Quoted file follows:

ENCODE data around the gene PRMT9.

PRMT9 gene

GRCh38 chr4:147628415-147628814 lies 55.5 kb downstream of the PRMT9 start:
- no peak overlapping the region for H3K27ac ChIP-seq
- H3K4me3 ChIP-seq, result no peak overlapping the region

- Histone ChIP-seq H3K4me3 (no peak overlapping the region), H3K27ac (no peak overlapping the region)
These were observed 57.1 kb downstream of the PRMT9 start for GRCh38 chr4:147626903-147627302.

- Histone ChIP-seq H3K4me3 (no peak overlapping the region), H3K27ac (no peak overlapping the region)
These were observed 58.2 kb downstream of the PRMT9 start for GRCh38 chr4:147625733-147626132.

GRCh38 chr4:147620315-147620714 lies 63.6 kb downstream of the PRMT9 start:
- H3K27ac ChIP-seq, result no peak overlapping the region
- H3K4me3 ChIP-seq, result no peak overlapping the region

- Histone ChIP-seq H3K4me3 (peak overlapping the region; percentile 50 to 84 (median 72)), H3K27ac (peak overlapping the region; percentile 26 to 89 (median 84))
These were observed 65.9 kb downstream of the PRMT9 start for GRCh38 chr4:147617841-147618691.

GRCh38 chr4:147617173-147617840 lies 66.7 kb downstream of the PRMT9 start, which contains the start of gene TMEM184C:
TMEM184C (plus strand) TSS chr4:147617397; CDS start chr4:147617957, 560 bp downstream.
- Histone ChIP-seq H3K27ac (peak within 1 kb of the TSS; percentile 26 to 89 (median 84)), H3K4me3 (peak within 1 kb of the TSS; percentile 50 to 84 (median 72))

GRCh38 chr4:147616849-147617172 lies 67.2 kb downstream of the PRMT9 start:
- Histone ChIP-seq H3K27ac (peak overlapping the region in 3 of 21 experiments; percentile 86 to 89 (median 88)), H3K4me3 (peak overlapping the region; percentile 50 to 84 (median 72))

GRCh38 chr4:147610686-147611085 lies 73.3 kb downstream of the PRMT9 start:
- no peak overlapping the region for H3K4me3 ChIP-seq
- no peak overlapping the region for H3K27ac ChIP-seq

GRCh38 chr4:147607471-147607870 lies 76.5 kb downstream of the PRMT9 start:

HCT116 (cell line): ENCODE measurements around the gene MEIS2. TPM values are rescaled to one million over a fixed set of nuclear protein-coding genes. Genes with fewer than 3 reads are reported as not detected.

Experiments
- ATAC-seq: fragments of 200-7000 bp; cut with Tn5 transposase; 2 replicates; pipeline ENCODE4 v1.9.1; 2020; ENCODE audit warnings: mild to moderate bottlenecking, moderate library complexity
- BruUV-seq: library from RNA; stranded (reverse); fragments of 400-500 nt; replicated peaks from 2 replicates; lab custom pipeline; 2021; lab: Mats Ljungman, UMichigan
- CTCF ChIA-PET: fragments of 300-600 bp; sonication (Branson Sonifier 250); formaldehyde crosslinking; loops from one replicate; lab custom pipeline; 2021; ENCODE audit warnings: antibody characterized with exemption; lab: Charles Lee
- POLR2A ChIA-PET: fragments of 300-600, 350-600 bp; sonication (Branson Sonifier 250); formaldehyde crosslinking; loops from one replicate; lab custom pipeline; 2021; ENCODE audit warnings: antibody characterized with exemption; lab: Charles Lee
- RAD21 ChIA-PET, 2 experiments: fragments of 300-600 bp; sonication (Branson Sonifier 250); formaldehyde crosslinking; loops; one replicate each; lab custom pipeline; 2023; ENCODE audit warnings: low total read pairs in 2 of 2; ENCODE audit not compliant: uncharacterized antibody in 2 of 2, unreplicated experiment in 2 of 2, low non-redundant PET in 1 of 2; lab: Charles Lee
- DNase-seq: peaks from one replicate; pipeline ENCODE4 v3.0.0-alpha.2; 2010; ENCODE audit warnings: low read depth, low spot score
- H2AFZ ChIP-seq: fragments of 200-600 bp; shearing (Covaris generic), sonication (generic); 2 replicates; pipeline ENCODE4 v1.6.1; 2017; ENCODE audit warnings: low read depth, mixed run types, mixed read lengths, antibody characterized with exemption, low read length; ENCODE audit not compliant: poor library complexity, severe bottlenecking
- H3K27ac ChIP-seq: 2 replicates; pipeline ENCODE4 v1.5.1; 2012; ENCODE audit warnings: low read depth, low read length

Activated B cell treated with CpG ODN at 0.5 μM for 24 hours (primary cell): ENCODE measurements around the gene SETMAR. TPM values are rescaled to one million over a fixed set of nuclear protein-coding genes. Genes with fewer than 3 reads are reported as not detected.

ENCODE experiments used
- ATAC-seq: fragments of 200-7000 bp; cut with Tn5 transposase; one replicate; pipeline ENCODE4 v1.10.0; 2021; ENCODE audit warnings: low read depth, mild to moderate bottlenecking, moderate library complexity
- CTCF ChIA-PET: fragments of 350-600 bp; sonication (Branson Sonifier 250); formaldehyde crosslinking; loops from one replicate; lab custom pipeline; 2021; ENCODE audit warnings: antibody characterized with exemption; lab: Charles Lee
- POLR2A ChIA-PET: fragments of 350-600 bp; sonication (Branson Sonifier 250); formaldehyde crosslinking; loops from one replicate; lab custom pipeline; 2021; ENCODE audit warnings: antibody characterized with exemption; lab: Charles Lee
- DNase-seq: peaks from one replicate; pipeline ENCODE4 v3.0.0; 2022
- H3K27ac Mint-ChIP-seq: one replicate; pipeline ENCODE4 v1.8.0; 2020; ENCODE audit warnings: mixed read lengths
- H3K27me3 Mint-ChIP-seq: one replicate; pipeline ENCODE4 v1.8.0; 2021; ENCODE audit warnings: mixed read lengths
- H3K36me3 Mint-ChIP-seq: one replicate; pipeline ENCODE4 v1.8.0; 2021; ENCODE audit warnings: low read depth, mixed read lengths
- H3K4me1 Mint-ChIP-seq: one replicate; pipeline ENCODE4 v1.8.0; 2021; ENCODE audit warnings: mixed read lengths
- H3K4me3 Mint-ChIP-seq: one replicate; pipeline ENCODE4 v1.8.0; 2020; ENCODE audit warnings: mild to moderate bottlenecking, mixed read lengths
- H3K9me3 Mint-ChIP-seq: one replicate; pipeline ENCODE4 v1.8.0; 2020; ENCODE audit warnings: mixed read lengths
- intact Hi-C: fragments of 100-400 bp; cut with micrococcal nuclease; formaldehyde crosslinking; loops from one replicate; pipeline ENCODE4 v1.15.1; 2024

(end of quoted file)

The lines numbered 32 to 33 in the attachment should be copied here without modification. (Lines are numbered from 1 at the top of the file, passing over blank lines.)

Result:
- H2AFZ ChIP-seq: fragments of 200-600 bp; shearing (Covaris generic), sonication (generic); 2 replicates; pipeline ENCODE4 v1.6.1; 2017; ENCODE audit warnings: low read depth, mixed run types, mixed read lengths, antibody characterized with exemption, low read length; ENCODE audit not compliant: poor library complexity, severe bottlenecking
- H3K27ac ChIP-seq: 2 replicates; pipeline ENCODE4 v1.5.1; 2012; ENCODE audit warnings: low read depth, low read length